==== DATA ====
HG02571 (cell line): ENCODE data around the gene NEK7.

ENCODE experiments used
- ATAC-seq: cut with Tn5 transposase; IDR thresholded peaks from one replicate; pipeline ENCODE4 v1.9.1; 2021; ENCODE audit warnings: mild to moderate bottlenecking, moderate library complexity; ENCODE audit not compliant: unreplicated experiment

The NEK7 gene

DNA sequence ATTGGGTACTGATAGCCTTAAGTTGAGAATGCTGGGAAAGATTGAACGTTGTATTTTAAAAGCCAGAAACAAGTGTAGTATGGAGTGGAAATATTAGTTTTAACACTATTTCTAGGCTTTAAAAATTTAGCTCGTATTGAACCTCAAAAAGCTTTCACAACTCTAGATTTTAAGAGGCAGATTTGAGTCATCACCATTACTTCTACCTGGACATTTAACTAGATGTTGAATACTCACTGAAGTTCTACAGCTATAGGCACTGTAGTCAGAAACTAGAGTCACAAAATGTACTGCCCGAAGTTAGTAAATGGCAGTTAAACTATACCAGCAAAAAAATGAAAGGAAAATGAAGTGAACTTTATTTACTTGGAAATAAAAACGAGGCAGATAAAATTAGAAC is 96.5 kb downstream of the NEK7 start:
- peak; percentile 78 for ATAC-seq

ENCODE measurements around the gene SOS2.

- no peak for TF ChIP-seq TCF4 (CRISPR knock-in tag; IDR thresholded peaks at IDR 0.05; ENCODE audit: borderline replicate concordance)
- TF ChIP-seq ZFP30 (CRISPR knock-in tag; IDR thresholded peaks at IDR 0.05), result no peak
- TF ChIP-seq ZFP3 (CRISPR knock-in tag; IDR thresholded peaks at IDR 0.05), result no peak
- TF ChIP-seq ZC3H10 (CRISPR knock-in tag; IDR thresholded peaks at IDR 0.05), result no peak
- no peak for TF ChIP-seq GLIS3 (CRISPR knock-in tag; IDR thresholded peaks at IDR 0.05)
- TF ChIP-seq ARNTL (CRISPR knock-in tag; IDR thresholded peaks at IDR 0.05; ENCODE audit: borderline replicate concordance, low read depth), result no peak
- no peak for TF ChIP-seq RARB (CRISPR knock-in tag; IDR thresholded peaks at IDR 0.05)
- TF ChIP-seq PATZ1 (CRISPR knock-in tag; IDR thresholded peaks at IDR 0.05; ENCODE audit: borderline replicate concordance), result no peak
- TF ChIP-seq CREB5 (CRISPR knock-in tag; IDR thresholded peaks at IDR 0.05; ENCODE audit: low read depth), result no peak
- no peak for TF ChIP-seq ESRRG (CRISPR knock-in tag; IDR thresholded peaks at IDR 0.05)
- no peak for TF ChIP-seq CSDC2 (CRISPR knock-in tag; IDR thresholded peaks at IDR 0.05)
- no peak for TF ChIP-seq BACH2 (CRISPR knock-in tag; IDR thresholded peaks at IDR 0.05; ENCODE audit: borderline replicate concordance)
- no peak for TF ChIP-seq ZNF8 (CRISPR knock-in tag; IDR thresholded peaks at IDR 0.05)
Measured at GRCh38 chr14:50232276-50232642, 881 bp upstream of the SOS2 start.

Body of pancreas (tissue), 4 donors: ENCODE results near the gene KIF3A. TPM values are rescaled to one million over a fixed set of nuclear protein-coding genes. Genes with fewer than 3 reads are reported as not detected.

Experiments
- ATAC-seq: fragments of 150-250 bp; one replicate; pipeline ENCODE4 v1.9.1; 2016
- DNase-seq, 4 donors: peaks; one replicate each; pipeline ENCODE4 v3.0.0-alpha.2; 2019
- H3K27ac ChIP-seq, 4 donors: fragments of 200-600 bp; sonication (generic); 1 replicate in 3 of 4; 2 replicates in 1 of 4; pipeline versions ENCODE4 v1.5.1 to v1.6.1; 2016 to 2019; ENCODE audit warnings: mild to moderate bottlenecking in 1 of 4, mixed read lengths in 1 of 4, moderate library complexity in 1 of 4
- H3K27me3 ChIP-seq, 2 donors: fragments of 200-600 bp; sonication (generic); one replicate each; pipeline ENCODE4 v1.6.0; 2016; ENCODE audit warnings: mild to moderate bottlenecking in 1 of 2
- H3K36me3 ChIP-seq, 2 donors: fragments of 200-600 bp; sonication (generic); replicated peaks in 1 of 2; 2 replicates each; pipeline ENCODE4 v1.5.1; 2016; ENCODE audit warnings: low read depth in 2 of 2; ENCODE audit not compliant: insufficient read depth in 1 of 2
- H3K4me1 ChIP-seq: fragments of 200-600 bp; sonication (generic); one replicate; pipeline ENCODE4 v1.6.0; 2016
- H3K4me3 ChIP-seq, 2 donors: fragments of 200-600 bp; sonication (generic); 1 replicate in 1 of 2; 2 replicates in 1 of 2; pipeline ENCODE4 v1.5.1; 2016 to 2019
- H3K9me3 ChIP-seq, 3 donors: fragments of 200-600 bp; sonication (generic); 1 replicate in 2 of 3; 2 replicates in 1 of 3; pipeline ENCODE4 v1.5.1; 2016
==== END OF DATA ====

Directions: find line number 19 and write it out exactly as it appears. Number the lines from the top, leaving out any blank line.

- no peak for TF ChIP-seq BACH2 (CRISPR knock-in tag; IDR thresholded peaks at IDR 0.05; ENCODE audit: borderline replicate concordance)